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Re: The Conflicting Notions of Ease of Use and Need for Authoring Tools

From: Henri Sivonen <hsivonen@iki.fi>
Date: Sun, 2 Jan 2005 15:30:22 +0200
Message-Id: <73FFF680-5CC2-11D9-A38A-003065B8CF0E@iki.fi>
Cc: www-style@w3.org, Orion Adrian <orion.adrian@gmail.com>
To: Daniel Glazman <daniel.glazman@disruptive-innovations.com>

On Dec 28, 2004, at 22:48, Daniel Glazman wrote:

> I can easily prove the above : the biggest problem in Nvu - or in any 
> wysiwyg editor that would like to implement CSS-generated styles - 
> right now is
> certainly the way the Object Model gives access to the styles. From a 
> given
> real style "this element's font weight is bold", it's just impossible 
> to
> retrieve the rule that caused that style. So it's impossible to really 
> *MODIFY*
> the styles of an arbitrary document, it's only possible to *OVERRIDE* 
> them
> using style attributes, !important, or artifically 
> specificity-increased [2]
> rules. As a side-effect, the current CSS Object Model and the 
> impossibility
> to reverse the cascade is one of the main reasons why we need the style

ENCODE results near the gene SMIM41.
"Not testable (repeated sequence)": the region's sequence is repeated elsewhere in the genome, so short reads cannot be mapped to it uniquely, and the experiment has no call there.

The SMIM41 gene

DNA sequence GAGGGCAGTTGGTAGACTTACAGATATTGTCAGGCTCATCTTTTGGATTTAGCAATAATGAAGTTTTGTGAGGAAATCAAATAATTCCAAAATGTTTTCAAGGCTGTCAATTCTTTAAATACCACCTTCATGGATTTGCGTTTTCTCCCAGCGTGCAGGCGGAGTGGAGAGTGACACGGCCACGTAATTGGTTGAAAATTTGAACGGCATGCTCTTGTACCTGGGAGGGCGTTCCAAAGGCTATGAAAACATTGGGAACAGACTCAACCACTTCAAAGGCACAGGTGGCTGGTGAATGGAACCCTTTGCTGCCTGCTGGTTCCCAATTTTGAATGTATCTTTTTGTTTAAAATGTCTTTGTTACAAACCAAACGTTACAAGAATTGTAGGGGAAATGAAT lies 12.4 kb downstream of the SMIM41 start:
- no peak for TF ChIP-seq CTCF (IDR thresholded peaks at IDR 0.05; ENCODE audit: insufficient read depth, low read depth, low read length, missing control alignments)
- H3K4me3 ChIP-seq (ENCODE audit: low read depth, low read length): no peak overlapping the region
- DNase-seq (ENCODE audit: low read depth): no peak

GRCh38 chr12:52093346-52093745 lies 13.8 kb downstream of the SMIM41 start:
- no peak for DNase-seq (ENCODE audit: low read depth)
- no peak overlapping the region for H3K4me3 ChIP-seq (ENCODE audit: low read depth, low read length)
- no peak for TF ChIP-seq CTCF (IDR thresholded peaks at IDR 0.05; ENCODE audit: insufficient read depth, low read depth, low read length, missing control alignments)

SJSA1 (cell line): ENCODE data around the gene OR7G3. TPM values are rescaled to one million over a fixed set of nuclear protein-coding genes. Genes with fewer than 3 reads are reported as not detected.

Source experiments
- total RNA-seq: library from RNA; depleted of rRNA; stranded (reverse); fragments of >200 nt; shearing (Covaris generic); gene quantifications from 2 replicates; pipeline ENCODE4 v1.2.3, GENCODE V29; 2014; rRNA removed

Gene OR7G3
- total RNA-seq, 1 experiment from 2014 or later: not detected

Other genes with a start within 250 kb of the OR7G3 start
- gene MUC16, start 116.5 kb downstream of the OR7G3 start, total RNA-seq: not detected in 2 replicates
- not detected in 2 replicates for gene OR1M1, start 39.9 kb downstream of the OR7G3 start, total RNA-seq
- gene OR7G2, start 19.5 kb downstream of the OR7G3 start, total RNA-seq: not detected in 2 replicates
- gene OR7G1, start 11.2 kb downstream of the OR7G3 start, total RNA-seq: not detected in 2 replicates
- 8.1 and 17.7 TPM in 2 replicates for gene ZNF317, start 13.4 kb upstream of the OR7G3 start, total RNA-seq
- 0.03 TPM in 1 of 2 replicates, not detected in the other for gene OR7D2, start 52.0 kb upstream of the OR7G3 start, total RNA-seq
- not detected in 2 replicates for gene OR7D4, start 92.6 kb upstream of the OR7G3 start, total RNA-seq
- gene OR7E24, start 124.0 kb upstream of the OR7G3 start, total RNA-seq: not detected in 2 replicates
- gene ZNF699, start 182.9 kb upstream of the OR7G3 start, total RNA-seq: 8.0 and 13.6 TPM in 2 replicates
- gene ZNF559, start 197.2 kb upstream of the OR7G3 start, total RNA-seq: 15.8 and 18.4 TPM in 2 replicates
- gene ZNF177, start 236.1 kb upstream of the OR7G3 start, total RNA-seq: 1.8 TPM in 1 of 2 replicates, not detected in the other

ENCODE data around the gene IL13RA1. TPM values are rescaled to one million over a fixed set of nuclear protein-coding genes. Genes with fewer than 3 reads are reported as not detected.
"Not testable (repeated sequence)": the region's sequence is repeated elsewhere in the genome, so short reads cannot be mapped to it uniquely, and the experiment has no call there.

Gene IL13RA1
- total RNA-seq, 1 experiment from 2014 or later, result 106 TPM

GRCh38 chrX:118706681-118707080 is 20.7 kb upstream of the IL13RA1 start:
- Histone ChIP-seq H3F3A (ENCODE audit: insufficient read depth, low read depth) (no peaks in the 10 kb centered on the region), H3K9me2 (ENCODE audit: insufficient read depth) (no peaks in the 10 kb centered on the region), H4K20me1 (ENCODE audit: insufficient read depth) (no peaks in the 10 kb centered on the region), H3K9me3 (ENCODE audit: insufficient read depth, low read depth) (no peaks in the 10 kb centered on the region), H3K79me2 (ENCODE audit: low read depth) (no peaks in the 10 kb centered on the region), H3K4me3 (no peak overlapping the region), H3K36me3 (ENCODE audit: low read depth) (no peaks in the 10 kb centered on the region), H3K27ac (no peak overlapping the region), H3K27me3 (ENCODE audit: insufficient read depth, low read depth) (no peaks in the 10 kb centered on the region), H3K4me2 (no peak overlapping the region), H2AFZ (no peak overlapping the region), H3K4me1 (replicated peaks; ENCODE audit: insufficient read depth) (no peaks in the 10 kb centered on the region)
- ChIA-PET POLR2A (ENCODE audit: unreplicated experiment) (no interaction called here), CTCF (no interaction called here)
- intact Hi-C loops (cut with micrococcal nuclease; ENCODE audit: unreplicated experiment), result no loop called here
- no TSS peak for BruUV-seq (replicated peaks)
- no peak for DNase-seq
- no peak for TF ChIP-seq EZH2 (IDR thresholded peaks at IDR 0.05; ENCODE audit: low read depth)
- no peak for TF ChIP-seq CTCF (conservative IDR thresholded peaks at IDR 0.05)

> attribute, despite of what all the XML-everywhere fanatics keep saying.

That assumes that it is (in the tradition of MacWrite and the like) 
appropriate to select a range of text and apply some style properties 
to that range as opposed to the UI exposing the style sheet for editing 
on one hand and the document structure on the other.

I, for one, would like to have an editor that was split into a markup 
editor and a style sheet editor in such a way the actions I took in the 
markup editor would be guaranteed not to change any style (neither a 
separate CSS file not a style attribute) and actions I took in the 
style sheet editor would be guaranteed not to change any markup. The 
editors should, however, have functions that answered the questions: 
"Which elements are matched by this selector?" and "Which style rules 
apply to this element?" (I believe Gecko can already answer both 
questions. At least DOM Inspector answers the latter.)

As for selections, I like the way Mathematica handles selection. 
(Inline selections only work within a block and selections of blocks 
are visualized differently.)

(Yes, I realize that I am not the target customer of Linspire.)

-- 
Henri Sivonen
hsivonen@iki.fi
http://iki.fi/hsivonen/
Received on Sunday, 2 January 2005 13:30:58 GMT

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